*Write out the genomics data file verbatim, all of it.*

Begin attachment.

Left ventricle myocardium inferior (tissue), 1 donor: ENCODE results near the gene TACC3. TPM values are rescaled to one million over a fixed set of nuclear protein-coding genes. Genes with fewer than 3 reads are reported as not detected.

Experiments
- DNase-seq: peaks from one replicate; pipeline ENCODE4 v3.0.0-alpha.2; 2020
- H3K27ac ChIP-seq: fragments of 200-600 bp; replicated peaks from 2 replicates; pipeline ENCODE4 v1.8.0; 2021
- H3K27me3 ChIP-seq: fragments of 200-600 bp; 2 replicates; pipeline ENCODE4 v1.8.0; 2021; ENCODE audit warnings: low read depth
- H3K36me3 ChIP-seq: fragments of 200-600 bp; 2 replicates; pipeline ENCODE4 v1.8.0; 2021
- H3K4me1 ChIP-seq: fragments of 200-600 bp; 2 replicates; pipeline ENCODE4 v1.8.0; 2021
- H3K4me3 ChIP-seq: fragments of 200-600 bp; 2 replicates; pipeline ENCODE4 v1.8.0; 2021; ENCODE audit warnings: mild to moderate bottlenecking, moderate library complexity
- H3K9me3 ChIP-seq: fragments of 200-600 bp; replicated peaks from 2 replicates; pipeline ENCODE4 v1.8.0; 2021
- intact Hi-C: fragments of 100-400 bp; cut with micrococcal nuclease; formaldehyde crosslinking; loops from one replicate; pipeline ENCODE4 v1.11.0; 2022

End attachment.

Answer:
Left ventricle myocardium inferior (tissue), 1 donor: ENCODE results near the gene TACC3. TPM values are rescaled to one million over a fixed set of nuclear protein-coding genes. Genes with fewer than 3 reads are reported as not detected.

Experiments
- DNase-seq: peaks from one replicate; pipeline ENCODE4 v3.0.0-alpha.2; 2020
- H3K27ac ChIP-seq: fragments of 200-600 bp; replicated peaks from 2 replicates; pipeline ENCODE4 v1.8.0; 2021
- H3K27me3 ChIP-seq: fragments of 200-600 bp; 2 replicates; pipeline ENCODE4 v1.8.0; 2021; ENCODE audit warnings: low read depth
- H3K36me3 ChIP-seq: fragments of 200-600 bp; 2 replicates; pipeline ENCODE4 v1.8.0; 2021
- H3K4me1 ChIP-seq: fragments of 200-600 bp; 2 replicates; pipeline ENCODE4 v1.8.0; 2021
- H3K4me3 ChIP-seq: fragments of 200-600 bp; 2 replicates; pipeline ENCODE4 v1.8.0; 2021; ENCODE audit warnings: mild to moderate bottlenecking, moderate library complexity
- H3K9me3 ChIP-seq: fragments of 200-600 bp; replicated peaks from 2 replicates; pipeline ENCODE4 v1.8.0; 2021
- intact Hi-C: fragments of 100-400 bp; cut with micrococcal nuclease; formaldehyde crosslinking; loops from one replicate; pipeline ENCODE4 v1.11.0; 2022